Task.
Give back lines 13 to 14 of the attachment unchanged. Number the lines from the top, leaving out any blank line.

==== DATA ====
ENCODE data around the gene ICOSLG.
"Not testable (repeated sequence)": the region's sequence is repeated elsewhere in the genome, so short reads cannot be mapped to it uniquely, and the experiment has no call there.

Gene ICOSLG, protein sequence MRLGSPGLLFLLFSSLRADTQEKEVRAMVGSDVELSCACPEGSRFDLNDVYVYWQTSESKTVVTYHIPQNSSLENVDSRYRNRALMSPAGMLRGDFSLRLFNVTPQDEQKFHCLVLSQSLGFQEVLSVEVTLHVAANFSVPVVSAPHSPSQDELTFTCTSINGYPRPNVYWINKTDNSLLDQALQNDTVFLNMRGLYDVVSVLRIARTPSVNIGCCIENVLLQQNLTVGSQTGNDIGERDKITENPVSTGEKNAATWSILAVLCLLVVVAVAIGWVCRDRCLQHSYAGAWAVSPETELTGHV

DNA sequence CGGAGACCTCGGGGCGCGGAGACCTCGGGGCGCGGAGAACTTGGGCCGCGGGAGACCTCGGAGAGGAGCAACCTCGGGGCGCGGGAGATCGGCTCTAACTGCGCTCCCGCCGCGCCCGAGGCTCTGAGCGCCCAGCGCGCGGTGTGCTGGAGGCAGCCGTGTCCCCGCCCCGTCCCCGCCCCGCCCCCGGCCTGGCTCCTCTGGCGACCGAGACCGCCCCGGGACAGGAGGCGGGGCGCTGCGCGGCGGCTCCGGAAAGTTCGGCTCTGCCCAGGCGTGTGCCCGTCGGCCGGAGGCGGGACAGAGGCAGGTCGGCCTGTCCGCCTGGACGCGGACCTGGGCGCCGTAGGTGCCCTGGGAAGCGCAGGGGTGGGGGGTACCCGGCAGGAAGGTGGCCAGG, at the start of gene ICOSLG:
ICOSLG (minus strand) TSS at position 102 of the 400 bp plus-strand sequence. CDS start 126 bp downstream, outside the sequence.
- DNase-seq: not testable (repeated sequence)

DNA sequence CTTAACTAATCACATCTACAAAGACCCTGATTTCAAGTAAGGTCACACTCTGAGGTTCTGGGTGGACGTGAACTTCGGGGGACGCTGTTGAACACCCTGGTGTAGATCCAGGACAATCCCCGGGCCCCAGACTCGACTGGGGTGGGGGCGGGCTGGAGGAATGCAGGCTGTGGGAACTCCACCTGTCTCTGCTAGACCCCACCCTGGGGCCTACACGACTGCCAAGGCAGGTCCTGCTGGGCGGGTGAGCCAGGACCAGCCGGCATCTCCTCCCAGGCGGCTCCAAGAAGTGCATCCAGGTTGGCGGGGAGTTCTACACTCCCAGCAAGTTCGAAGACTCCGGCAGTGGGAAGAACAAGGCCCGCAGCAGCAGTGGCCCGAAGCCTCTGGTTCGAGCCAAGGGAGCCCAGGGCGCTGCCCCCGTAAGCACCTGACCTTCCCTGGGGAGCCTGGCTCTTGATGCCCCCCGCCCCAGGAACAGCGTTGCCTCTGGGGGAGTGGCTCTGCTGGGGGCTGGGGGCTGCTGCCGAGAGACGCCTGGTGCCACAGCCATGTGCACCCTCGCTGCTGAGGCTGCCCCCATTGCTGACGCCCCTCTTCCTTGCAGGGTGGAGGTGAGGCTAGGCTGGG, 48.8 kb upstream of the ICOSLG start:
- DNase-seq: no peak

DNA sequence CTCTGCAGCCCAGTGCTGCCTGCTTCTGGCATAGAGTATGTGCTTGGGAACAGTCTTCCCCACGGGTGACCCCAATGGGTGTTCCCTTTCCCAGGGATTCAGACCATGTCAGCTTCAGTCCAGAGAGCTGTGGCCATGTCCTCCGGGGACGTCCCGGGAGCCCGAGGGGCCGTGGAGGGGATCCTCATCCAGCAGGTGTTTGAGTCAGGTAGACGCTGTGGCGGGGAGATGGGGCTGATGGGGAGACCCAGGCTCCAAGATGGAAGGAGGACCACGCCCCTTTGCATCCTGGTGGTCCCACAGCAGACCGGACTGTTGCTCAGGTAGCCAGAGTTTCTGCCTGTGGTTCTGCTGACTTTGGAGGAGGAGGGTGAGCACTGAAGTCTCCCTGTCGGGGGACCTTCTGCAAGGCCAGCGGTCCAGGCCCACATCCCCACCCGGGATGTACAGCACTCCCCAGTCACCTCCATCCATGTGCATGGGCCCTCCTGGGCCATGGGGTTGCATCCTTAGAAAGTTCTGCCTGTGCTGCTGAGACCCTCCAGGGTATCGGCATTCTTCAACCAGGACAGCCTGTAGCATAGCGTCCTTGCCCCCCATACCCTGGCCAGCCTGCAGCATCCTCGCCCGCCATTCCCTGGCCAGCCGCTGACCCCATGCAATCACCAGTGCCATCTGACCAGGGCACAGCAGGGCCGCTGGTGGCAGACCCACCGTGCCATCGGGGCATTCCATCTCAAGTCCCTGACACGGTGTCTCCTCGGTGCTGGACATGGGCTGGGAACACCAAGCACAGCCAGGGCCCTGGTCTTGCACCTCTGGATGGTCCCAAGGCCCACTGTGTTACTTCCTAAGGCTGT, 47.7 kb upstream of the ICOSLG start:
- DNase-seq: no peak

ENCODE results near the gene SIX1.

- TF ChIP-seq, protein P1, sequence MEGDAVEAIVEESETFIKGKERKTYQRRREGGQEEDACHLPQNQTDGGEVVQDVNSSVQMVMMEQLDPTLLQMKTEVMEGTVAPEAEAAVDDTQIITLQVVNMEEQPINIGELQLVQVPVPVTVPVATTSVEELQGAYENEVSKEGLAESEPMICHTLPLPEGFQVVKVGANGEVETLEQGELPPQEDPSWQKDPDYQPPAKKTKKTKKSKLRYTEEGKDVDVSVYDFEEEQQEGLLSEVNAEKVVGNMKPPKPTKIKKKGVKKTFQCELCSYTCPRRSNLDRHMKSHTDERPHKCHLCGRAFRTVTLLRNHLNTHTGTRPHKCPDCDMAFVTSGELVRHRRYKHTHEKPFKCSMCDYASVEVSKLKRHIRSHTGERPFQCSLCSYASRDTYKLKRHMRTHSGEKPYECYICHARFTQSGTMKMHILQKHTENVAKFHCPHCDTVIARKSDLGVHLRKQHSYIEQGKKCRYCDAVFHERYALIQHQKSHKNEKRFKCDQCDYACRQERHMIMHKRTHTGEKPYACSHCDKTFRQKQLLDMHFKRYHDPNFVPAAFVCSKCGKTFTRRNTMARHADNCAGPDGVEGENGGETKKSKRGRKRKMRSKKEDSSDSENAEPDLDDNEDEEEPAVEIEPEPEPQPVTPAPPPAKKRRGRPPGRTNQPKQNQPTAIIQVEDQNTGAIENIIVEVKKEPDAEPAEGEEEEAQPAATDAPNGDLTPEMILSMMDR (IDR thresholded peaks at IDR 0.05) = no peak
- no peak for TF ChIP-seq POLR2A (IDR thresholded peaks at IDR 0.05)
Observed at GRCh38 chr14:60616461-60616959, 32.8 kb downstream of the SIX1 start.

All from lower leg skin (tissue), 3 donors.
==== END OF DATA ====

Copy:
- no peak for TF ChIP-seq POLR2A (IDR thresholded peaks at IDR 0.05)
Observed at GRCh38 chr14:60616461-60616959, 32.8 kb downstream of the SIX1 start.